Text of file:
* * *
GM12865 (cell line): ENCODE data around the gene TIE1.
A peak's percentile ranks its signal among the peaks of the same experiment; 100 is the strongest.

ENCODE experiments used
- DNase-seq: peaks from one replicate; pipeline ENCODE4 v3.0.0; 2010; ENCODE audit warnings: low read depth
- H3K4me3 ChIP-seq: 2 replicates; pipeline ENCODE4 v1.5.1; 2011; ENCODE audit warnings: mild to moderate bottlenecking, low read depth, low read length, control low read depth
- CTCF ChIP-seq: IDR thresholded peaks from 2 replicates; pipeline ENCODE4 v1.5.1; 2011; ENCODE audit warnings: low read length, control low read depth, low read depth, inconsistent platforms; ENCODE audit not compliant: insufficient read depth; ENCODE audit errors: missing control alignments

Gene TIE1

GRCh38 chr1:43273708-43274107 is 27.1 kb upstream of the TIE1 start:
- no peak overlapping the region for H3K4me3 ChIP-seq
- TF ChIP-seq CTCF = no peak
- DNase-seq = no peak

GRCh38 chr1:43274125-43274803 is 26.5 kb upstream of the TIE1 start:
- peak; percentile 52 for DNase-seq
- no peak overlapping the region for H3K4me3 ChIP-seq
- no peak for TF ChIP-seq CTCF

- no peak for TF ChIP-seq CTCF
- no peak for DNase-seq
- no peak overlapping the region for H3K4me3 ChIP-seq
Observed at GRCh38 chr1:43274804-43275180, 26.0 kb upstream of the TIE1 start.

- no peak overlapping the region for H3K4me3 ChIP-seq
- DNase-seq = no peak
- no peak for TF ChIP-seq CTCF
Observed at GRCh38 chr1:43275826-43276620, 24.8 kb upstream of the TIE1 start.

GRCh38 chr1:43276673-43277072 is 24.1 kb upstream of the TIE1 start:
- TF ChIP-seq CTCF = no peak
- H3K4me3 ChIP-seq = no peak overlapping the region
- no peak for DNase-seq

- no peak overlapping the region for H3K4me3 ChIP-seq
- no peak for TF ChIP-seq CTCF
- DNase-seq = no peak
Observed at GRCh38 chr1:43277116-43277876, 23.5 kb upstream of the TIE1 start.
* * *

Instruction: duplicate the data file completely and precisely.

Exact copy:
GM12865 (cell line): ENCODE data around the gene TIE1.
A peak's percentile ranks its signal among the peaks of the same experiment; 100 is the strongest.

ENCODE experiments used
- DNase-seq: peaks from one replicate; pipeline ENCODE4 v3.0.0; 2010; ENCODE audit warnings: low read depth
- H3K4me3 ChIP-seq: 2 replicates; pipeline ENCODE4 v1.5.1; 2011; ENCODE audit warnings: mild to moderate bottlenecking, low read depth, low read length, control low read depth
- CTCF ChIP-seq: IDR thresholded peaks from 2 replicates; pipeline ENCODE4 v1.5.1; 2011; ENCODE audit warnings: low read length, control low read depth, low read depth, inconsistent platforms; ENCODE audit not compliant: insufficient read depth; ENCODE audit errors: missing control alignments

Gene TIE1

GRCh38 chr1:43273708-43274107 is 27.1 kb upstream of the TIE1 start:
- no peak overlapping the region for H3K4me3 ChIP-seq
- TF ChIP-seq CTCF = no peak
- DNase-seq = no peak

GRCh38 chr1:43274125-43274803 is 26.5 kb upstream of the TIE1 start:
- peak; percentile 52 for DNase-seq
- no peak overlapping the region for H3K4me3 ChIP-seq
- no peak for TF ChIP-seq CTCF

- no peak for TF ChIP-seq CTCF
- no peak for DNase-seq
- no peak overlapping the region for H3K4me3 ChIP-seq
Observed at GRCh38 chr1:43274804-43275180, 26.0 kb upstream of the TIE1 start.

- no peak overlapping the region for H3K4me3 ChIP-seq
- DNase-seq = no peak
- no peak for TF ChIP-seq CTCF
Observed at GRCh38 chr1:43275826-43276620, 24.8 kb upstream of the TIE1 start.

GRCh38 chr1:43276673-43277072 is 24.1 kb upstream of the TIE1 start:
- TF ChIP-seq CTCF = no peak
- H3K4me3 ChIP-seq = no peak overlapping the region
- no peak for DNase-seq

- no peak overlapping the region for H3K4me3 ChIP-seq
- no peak for TF ChIP-seq CTCF
- DNase-seq = no peak
Observed at GRCh38 chr1:43277116-43277876, 23.5 kb upstream of the TIE1 start.